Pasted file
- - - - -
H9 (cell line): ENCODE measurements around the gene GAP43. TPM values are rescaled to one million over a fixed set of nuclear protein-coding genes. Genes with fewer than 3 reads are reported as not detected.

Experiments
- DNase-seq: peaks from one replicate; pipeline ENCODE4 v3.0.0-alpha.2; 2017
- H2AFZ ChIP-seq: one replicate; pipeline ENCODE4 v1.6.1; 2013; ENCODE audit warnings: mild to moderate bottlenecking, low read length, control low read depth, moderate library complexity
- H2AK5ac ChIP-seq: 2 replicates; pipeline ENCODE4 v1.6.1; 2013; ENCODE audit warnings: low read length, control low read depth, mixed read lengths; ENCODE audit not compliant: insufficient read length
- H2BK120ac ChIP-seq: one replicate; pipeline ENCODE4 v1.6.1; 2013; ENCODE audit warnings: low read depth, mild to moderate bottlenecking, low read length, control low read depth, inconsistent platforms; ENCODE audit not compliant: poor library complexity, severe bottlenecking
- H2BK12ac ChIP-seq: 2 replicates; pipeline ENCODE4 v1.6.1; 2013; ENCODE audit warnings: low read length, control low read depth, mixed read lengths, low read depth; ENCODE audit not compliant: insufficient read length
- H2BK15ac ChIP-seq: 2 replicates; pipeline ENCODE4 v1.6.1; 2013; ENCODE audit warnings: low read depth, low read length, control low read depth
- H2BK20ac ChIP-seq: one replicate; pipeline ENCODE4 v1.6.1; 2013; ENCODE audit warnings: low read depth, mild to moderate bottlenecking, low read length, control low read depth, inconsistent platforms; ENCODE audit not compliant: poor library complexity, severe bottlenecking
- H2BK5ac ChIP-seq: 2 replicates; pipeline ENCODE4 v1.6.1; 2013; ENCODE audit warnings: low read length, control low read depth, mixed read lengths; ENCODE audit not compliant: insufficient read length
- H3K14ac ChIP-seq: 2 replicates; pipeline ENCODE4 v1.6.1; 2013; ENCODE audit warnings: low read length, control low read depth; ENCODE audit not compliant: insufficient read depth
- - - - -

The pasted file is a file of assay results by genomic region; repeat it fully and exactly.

H9 (cell line): ENCODE measurements around the gene GAP43. TPM values are rescaled to one million over a fixed set of nuclear protein-coding genes. Genes with fewer than 3 reads are reported as not detected.

Experiments
- DNase-seq: peaks from one replicate; pipeline ENCODE4 v3.0.0-alpha.2; 2017
- H2AFZ ChIP-seq: one replicate; pipeline ENCODE4 v1.6.1; 2013; ENCODE audit warnings: mild to moderate bottlenecking, low read length, control low read depth, moderate library complexity
- H2AK5ac ChIP-seq: 2 replicates; pipeline ENCODE4 v1.6.1; 2013; ENCODE audit warnings: low read length, control low read depth, mixed read lengths; ENCODE audit not compliant: insufficient read length
- H2BK120ac ChIP-seq: one replicate; pipeline ENCODE4 v1.6.1; 2013; ENCODE audit warnings: low read depth, mild to moderate bottlenecking, low read length, control low read depth, inconsistent platforms; ENCODE audit not compliant: poor library complexity, severe bottlenecking
- H2BK12ac ChIP-seq: 2 replicates; pipeline ENCODE4 v1.6.1; 2013; ENCODE audit warnings: low read length, control low read depth, mixed read lengths, low read depth; ENCODE audit not compliant: insufficient read length
- H2BK15ac ChIP-seq: 2 replicates; pipeline ENCODE4 v1.6.1; 2013; ENCODE audit warnings: low read depth, low read length, control low read depth
- H2BK20ac ChIP-seq: one replicate; pipeline ENCODE4 v1.6.1; 2013; ENCODE audit warnings: low read depth, mild to moderate bottlenecking, low read length, control low read depth, inconsistent platforms; ENCODE audit not compliant: poor library complexity, severe bottlenecking
- H2BK5ac ChIP-seq: 2 replicates; pipeline ENCODE4 v1.6.1; 2013; ENCODE audit warnings: low read length, control low read depth, mixed read lengths; ENCODE audit not compliant: insufficient read length
- H3K14ac ChIP-seq: 2 replicates; pipeline ENCODE4 v1.6.1; 2013; ENCODE audit warnings: low read length, control low read depth; ENCODE audit not compliant: insufficient read depth